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Signs of Heat Stroke

Signs of Heat Stroke

Signs of Heat Stroke
20 August 2018 / Category: News
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All over the country, hot humid conditions prevail this time of year, and as you know Florida is no exception. Sometimes the conditions can too much for the body and cause heat stroke (aka sunstroke or heat stress). Heat stroke is a serious injury which causes the body’s ability to control temperature to fail, resulting in dangerous effects. Heat stroke’s primary causes are dehydration and long-term exposure to high temperatures, but there are other contributing factors. Today, let’s gain a better understanding of the causes, signs, and prevention of heat stroke.

Causes of Heat Stroke

You already know that heat and humidity are the obvious causes, but there are other contributing factors which increase the risk including:

  • Not Drinking Enough Water causes dehydration and heat stroke.
  • Children, from babies to four-year-olds, and adults over the age of 65 are more susceptible to heat stroke.
  • Those with diabetes, heart disease, kidney disease, lung disease, and high blood pressure are more vulnerable to sunstroke.
  • Individuals who are underweight as well as those who are overweight are at a higher risk of heat stroke.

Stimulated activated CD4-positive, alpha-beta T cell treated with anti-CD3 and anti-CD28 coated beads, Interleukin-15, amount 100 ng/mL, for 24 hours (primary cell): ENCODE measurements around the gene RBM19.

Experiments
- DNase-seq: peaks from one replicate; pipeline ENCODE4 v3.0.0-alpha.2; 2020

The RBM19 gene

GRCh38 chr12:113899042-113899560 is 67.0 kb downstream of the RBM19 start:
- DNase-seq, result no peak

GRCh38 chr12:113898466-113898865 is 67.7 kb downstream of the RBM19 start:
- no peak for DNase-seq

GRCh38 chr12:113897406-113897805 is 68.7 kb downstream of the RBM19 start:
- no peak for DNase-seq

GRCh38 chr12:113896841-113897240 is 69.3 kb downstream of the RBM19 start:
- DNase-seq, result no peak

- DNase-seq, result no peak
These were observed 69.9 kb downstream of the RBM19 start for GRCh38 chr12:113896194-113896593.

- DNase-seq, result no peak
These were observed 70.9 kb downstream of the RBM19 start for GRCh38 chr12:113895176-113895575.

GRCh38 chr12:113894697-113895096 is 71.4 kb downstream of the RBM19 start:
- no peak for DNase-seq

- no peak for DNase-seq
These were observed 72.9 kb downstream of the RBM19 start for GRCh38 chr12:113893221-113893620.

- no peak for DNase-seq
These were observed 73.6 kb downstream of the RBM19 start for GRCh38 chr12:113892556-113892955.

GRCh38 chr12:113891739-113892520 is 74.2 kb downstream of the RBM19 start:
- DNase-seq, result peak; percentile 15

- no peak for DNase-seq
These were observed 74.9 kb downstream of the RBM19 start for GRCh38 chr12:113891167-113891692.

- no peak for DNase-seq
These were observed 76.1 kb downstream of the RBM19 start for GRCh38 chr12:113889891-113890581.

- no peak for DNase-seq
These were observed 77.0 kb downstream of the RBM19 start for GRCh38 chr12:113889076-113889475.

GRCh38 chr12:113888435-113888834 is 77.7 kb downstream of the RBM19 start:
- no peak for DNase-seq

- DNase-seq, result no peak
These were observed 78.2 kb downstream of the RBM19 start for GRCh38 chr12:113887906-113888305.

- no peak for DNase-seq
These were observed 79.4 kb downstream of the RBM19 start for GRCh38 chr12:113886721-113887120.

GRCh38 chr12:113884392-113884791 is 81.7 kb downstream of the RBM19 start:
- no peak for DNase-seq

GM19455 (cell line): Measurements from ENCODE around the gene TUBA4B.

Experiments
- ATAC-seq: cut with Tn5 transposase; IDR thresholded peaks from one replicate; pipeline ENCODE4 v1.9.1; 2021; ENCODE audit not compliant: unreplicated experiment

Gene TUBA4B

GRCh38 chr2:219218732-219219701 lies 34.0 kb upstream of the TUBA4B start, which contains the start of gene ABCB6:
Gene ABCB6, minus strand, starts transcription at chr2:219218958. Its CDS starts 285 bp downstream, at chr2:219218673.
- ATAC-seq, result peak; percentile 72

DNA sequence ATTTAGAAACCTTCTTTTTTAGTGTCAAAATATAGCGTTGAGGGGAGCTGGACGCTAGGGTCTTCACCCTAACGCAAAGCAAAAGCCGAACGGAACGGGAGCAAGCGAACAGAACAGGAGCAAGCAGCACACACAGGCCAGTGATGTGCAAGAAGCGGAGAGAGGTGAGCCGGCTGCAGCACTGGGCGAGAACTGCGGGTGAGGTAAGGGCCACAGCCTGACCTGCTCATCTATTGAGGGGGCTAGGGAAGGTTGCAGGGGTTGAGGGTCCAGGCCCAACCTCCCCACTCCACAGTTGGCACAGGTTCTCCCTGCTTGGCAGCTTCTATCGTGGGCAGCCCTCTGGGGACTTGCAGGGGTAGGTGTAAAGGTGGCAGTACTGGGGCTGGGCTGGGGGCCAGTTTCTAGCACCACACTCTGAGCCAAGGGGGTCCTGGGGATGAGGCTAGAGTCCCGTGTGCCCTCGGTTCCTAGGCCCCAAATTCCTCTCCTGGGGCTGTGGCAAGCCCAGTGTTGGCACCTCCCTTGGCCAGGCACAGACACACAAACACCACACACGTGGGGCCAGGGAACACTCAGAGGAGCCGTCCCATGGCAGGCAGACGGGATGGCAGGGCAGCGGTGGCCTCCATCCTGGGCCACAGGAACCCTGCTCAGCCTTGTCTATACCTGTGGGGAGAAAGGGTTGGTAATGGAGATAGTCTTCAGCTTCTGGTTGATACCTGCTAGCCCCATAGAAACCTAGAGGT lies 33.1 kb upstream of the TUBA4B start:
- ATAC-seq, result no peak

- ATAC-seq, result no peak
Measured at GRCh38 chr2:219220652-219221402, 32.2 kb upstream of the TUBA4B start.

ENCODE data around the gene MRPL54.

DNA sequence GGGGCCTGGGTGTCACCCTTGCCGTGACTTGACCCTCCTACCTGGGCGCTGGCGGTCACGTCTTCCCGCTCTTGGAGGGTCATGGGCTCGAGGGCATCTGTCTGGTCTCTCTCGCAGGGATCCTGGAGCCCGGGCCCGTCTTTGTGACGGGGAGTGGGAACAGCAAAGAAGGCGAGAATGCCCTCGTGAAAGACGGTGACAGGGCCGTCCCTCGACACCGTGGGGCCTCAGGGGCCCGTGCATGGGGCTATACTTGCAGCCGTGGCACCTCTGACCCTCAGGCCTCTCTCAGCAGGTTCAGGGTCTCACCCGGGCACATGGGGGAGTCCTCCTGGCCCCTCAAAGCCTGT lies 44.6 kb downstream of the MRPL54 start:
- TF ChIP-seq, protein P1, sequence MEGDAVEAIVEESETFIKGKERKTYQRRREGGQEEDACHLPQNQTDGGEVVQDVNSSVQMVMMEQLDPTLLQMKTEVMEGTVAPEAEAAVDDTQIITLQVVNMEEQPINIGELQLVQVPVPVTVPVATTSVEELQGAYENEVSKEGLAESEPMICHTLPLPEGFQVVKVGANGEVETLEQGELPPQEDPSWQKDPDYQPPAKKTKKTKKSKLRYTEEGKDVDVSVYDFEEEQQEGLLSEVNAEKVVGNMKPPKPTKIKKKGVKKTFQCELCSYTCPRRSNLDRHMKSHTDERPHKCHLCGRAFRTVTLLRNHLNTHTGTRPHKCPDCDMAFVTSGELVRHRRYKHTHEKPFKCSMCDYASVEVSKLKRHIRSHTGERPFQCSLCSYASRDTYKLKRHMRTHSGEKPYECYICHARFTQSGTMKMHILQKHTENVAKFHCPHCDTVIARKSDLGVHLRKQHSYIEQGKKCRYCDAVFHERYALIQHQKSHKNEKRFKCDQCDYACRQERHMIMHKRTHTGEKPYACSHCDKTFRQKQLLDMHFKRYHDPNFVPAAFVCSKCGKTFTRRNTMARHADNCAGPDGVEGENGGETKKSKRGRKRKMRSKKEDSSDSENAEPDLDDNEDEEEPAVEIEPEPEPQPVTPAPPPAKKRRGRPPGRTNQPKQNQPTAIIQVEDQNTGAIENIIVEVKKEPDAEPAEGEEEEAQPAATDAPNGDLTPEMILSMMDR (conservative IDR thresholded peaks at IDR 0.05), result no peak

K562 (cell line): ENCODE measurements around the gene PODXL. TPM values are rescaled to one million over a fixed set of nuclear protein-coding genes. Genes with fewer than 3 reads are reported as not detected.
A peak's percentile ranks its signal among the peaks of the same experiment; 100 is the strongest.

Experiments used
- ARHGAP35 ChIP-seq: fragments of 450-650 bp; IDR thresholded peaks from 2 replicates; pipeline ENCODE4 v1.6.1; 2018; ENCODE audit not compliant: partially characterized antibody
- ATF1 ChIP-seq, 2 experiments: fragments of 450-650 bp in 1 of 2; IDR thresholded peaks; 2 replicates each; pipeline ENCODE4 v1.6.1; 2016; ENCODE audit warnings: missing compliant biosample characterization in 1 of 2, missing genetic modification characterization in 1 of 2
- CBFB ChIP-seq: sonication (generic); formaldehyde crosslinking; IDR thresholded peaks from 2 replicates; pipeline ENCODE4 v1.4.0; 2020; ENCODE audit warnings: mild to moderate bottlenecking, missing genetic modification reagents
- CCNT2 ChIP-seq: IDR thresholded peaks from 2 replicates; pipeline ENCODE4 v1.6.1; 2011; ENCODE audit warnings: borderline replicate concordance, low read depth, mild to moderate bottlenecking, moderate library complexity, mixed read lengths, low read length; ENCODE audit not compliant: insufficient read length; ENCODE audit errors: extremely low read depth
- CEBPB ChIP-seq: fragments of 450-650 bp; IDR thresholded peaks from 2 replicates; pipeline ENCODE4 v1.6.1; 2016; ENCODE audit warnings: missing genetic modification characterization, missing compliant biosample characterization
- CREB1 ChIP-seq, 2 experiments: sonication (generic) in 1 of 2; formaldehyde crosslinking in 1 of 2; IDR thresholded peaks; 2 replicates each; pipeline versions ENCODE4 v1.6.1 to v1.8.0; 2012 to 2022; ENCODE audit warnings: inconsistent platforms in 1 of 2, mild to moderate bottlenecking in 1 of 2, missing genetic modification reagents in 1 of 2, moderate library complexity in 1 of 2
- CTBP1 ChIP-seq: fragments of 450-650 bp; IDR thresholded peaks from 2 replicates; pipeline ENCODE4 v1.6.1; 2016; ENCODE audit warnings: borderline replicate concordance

• Taking certain medications can also increase the risk of sunstroke, including antidepressants, antihistamines, diuretics, antipsychotics, tranquilizers, stimulants, heart and blood pressure medications, seizure medications, and sedatives.

The Signs of Heat Stroke

Heat stroke happens when excessive humidity and heat cause your body temperature to rise above 105°F. Common signs and symptoms of heat stroke include overheated skin, dizziness and fainting, nausea and vomiting, a throbbing headache, fast shallow breathing, rapid heartbeat, muscle cramping, confusion, seizures, and unconsciousness. Should you or anyone around you exhibit these symptoms, call for help immediately.

Avoiding Heat Stroke

You might think, well avoiding heat stroke is as simple as staying inside with the air conditioner cranked up. And of course, that will work, but you’ll miss all of the fun activities that go along with hot, humid temperatures! So, to avoid heat stroke and enjoy the great outdoors, take these steps to stay safe and healthy in the heat.

  • Wear a hat, wide-brimmed is preferable and offers the most coverage and protection.
  • Select your clothing wisely, choosing lighter colors and light weight, breathable fabrics.
  • Use sunscreen with an SPF 30 or higher.
  • Drink a minimum of eight glasses of water or juice every day to stay hydrated. More if you are active and outside for long periods of time. Always drink an abundance of hydrating liquids (like electrolyte sports drinks) before, during ,and after sports or other fun outdoor activities in high humidity and heat conditions.
  • In times of excessive heat, consider rescheduling sports or outdoor activities to an indoor location or a cooler time of day.
  • If you are outside a lot and on medication that increases your chance of sunstroke, talk to your doctor about other alternatives.

And most importantly, if you notice any signs of heat stroke, seek medical attention immediately. Medical professionals will provide the care you need to get back to your fun in the sun as soon as possible!

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